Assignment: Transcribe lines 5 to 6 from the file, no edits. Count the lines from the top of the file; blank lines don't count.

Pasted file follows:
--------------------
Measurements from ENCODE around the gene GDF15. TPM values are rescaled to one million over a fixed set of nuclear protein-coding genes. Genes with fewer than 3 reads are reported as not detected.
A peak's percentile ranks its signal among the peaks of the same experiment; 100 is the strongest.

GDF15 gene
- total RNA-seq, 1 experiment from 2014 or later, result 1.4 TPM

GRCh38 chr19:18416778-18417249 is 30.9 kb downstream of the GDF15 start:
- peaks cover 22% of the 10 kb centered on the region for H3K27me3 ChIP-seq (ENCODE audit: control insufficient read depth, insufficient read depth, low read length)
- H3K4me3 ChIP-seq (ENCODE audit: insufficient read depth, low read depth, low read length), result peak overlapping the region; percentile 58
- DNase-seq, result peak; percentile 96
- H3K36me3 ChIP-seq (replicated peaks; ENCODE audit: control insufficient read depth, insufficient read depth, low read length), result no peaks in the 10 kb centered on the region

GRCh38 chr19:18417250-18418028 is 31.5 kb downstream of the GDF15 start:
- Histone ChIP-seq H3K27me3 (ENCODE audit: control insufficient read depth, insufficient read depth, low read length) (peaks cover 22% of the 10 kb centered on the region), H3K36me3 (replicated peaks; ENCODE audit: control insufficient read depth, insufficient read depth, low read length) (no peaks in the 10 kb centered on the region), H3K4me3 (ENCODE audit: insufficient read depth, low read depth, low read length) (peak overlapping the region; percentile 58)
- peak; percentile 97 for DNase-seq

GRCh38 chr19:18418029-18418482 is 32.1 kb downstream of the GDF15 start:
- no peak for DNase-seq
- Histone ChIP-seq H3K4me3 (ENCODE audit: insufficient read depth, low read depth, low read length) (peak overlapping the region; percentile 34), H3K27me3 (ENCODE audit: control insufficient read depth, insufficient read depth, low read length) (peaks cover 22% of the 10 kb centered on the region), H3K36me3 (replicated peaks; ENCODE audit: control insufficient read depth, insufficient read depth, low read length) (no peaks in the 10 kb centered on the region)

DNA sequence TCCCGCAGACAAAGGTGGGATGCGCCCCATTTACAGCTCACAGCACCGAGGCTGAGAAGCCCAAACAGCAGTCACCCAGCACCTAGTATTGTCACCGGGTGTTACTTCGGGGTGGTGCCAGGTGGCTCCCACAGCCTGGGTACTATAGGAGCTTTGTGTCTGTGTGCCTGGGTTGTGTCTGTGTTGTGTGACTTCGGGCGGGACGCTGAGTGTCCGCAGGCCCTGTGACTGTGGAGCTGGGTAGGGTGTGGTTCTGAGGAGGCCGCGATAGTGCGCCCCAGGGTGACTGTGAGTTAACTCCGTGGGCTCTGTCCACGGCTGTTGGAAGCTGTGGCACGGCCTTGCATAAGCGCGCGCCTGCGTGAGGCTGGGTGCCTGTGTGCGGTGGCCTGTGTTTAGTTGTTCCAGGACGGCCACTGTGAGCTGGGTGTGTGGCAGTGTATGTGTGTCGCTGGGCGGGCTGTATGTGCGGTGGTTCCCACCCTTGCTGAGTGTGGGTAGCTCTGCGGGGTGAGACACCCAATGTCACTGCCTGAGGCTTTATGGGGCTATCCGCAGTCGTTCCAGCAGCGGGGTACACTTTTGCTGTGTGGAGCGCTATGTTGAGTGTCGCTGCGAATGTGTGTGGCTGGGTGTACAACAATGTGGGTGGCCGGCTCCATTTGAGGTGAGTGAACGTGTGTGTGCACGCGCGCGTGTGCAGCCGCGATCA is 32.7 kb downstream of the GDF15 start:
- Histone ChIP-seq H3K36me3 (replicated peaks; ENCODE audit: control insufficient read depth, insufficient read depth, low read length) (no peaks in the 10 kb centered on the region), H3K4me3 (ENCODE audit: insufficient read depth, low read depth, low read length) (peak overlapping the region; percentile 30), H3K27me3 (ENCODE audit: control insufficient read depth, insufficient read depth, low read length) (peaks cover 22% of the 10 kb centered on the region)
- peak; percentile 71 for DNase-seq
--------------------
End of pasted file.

GRCh38 chr19:18416778-18417249 is 30.9 kb downstream of the GDF15 start:
- peaks cover 22% of the 10 kb centered on the region for H3K27me3 ChIP-seq (ENCODE audit: control insufficient read depth, insufficient read depth, low read length)